The electoral earthquake in Palestine has produced a new political landscape which Palestinians, Israelis and the international community all now have to face, says Eóin Murray.
On Friday night, 27 January, the taxi I was travelling in through Gaza city turned a corner and drove directly into the head of a march by supporters of the Fatah movement headed by Mahmoud Abbas. They were walking towards the offices of the Palestinian Legislative Council (PLC), supposedly to protest against the Fatah leadership.
At the head of the march were armed and masked men waving oversized yellow Fatah flags. Some of them began to shoot in the air. My taxi-driver turned to me in the back seat, animated, and began cursing the Fatah members. Among his more polite comments was a statement that resonated deeply with me in light of Hamass shock victory in the 25 January elections to the PLC: "This is the reason why Fatah lost the election and why Hamas are now so strong. Why are they shooting? They just want to cause problems for us all."
Gaza is a place where a taxi-driver's analysis carries considerable weight and his comments are echoed across the strip, even among people I know whose family are lifelong Fatah supporters. The victory of Hamas has produced a new political landscape which Palestinians, Israelis and the international community now have to grapple with.
Why it happened
The reasons for this Hamas victory are multiple and complex.
Fatah has been the controlling party in the Palestinian political arena for forty years. For ten of those years it has led the Palestinian National Authority (PNA), the governing body that is partially responsible for providing basic services such as schools and hospitals, as well as possessing some limited security powers within certain parts of the area occupied by Israel in 1967.
Under Fatah's tenure, the PNA has slipped from crisis to crisis. The endemic corruption across the PNA's ministries has, most recently, been combined with the collapse of law and order in the Gaza strip (and to a lesser degree in some cities in the West Bank). The election of Mahmoud Abbas (also known by his nomme du guerre, Abu Mazen) in 2005 following the death of Yasser Arafat, Fatah's and the Palestinian national movement's architect brought some renewed hope. But little has changed for ordinary Palestinians.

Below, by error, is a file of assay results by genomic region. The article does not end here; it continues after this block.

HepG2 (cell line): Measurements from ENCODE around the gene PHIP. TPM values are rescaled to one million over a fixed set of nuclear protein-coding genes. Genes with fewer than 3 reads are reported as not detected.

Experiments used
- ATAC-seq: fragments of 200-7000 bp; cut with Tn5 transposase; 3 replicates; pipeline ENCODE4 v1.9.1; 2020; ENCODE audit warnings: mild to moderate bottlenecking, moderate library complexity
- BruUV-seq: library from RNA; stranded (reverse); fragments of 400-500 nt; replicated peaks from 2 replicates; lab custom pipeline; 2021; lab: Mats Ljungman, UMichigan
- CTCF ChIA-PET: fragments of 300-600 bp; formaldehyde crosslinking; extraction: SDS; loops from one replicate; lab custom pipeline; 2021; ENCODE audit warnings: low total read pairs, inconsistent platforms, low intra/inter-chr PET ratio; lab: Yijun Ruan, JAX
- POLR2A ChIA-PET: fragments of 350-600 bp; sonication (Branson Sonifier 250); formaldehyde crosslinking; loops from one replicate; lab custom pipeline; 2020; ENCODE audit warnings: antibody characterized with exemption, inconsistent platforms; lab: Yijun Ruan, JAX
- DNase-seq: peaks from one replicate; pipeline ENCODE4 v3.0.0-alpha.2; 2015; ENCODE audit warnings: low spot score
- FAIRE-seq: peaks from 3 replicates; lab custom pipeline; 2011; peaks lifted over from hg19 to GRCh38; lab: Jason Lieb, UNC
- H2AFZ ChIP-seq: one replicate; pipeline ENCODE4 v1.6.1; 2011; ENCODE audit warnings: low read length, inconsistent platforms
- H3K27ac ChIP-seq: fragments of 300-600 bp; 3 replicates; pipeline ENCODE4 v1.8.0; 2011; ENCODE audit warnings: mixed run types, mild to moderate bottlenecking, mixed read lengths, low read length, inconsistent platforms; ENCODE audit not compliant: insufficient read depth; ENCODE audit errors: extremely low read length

Hamas, running under the banner of al-Taghrir wa al-Islah (change and reform), offered a new opportunity for the Palestinian people. People responded to this opportunity with an overwhelming decision in an election that was clearly as free and fair as it could be under conditions of occupation.
The success of Hamas owes much to a reaction against years of corruption by Fatah leaders. But the campaign itself also had a clear impact on voters' minds. Unlike Fatah, Hamas ran a skilful election campaign. Hamas candidates, selected only after an extensive consultation process, were well educated. Voters perceived them to be clean from corruption, whereas most Fatah candidates were unpopular individuals who had been a part of the system of inept and clientilist management that had compromised their party's role in the PNA.
Hamas also engaged in careful vote management, including selecting the right number of candidates for each constituency. Fatah candidates, by contrast, faced two problems: their internal rivalries and divisions, and the fact that they had to compete with 120 Fatah "independents" (former prominent members of the party who were using their political authority to attempt to win election on their own account).
Fatah candidates had little delivered achievements to show voters, while Hamas was able to present a comprehensive manifesto for social and political change. Fatah's status as the incumbent should have benefited the party instead it was the factor which tore it apart.
As the dust settled, many observers voiced justifiable concerns that Hamas's lack of management and political experience will affect its ability to run a new government. Palestinian voters, however, had already factored in this element to their electoral calculations and concluded that Fatah's own "experience" had produced only mismanagement and a general deterioration in their situation. In the decade since Fatah took control of the PNA the price of gas more then quadrupled, the price of electricity rose, hospital services declined and PNA schools retained larger class sizes then those run by the United Nations refugee agency (UNRWA).
Throughout the second, "al-Aqsa" intifada, Hamas have also been engaged in grassroots activism and service provision. They have distributed food among the hungry and shelter for those whose homes were demolished by the Israeli military. Even on occasions when their own military operations, often against Israeli civilians (acts clearly illegal under international law) went wrong, Hamas were able to step in to rectify the situation.